Today, the Royal Canadian Mint announced that they are offering for sale to the public a collection of Canada’s first gold coins, which were produced from 1912 to 1914. The $5 and $10 gold coins in the collection have been stored at the Bank of Canada for more than 75 years.
The highest quality examples of the coins will be offered for sale to convert the proceeds into quality fixed-income securities. Less visually appealing examples will be refined into 99.99% pure gold to liquidate the balance of the holdings.
The obverse designs of the coins feature the effigy of King George V wearing coronation robes and the Imperial State Crown. The reverse features a shield bearing the national arms of the dominion of Canada: Ontario, Quebec, Nova Scotia, and New Brunswick. The shield is encircled with maple branches with the inscription “Canada” above and the date and denomination below.
The $5 Gold Coins have a composition of 90% gold and 10% copper, with a diameter of 21.59 mm and weight of 8.26 grams yielding a net weight of .2419 troy ounces of gold. The $10 Gold Coins have a composition of 90% gold, 10% copper, with a diameter of 26.92 mm, with a weight of 16.72 grams yielding a net weight of .4838 troy ounces of gold.
The Guide Book of Canadian Coins lists mintages for the $5 Gold Coins as 165,860 (1912), 98,832 (1913), and 31,122 (1914). The mintages for the $10 Gold Coins are listed at 74,759 (1912), 149,232 (1913), and 140,068 (1914).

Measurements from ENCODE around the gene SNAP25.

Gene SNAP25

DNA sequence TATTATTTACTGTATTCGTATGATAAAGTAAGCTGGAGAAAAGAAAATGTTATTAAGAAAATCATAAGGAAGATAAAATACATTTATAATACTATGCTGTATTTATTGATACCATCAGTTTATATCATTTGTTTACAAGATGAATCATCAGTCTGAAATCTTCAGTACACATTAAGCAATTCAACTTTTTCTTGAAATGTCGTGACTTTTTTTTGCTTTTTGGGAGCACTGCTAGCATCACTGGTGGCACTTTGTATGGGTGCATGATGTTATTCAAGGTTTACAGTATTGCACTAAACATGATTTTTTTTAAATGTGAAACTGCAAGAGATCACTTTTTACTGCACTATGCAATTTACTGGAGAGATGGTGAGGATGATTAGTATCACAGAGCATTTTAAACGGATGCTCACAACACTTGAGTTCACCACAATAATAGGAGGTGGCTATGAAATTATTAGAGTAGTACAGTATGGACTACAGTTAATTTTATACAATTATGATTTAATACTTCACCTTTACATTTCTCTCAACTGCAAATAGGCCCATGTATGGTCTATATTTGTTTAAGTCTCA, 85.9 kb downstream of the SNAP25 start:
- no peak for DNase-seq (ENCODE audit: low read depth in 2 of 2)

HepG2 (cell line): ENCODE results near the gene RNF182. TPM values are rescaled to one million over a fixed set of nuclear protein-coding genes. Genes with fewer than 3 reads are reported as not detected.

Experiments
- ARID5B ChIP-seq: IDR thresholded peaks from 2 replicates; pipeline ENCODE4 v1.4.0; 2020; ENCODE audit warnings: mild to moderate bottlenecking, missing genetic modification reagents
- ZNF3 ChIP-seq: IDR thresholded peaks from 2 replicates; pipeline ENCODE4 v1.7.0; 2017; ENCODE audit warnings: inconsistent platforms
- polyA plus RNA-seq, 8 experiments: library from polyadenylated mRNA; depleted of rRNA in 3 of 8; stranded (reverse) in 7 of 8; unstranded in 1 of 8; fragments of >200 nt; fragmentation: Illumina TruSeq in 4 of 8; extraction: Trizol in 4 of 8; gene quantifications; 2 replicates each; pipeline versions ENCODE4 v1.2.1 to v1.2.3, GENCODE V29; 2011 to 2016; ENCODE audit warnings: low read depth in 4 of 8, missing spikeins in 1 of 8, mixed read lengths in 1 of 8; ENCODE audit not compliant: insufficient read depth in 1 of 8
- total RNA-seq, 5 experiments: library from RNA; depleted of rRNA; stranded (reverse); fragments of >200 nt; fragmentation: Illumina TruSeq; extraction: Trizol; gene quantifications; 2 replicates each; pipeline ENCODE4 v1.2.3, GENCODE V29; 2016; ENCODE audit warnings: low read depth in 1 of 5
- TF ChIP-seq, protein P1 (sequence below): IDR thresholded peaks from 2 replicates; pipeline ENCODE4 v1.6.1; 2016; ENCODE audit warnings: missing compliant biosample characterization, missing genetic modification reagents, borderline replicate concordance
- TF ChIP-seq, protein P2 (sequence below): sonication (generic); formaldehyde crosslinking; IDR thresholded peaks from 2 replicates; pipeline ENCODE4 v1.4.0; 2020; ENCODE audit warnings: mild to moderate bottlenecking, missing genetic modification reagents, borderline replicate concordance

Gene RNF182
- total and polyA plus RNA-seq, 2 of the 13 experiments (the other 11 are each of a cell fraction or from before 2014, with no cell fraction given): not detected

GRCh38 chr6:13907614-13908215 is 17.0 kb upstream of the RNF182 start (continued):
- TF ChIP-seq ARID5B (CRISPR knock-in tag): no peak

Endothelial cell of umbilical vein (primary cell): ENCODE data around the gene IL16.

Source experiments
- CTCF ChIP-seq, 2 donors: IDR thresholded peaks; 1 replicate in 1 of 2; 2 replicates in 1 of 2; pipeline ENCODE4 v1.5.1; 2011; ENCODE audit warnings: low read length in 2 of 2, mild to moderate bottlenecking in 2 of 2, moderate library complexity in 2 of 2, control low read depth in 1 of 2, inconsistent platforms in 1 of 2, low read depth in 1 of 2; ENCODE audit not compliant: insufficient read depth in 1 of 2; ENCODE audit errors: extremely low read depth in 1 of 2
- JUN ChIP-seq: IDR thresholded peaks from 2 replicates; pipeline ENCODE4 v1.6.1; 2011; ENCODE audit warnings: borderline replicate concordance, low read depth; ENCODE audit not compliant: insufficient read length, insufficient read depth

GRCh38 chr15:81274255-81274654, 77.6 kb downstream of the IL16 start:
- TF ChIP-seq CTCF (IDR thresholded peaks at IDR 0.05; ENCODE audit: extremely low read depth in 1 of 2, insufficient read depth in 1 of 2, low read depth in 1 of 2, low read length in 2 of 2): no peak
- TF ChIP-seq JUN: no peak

According to information distributed by the Royal Canadian Mint, only a small number of the 1912, 1913, and 1914 gold coins remained in the hands of individual collectors, while the bulk of the coins were kept out of circulation. This seems to have contributed to higher values for the coins, particularly examples in gem condition. My Guide Book shows prices of up to $7,750 for the $5 Gold Coins in MS65 and up to $19,550 for the $10 Gold Coins in MS65. Only a handful of gold coins from these dates are listed for sale on eBay with one of the finest coins being a 1913 $10 Gold Coins graded PCGS MS63 at a buy it now price of $2,350.
The sale of the collection of gold coins held in storage will no doubt have an immediate and significant impact on values. This could be similar to the impact seen in the United States resulting from Treasury release of silver dollars and the later sales of Carson City silver dollars conducted by the GSA.
The Royal Canadian Mint has not assigned grades to the coins which will be sold, but has separated them into different categories classified as “Premium Hand Selected” and “Hand Selected” coins. Pricing is $875 CAD or $500 CAD for the $5 Gold Coins, and $1,750 or $1,000 for the $10 Gold Coins. A six coin set of premium hand selected coins is also available for $12,000 CAD.
Visit www.mint.ca/1912gold to place orders or for more information.
Ian E. Bennett, President of the Royal Canadian Mint Board and Marc Carney, Governor of the Bank of Canada unveil Canada’s first gold coins at the Mint’s Gold Refinery Vault in Ottawa, Ontario on November 28, 2012. Produced by the Mint from 1912 to 1914 and previously stored at the Bank of Canada for over 75 years, the coins are now available for purchase from the Mint.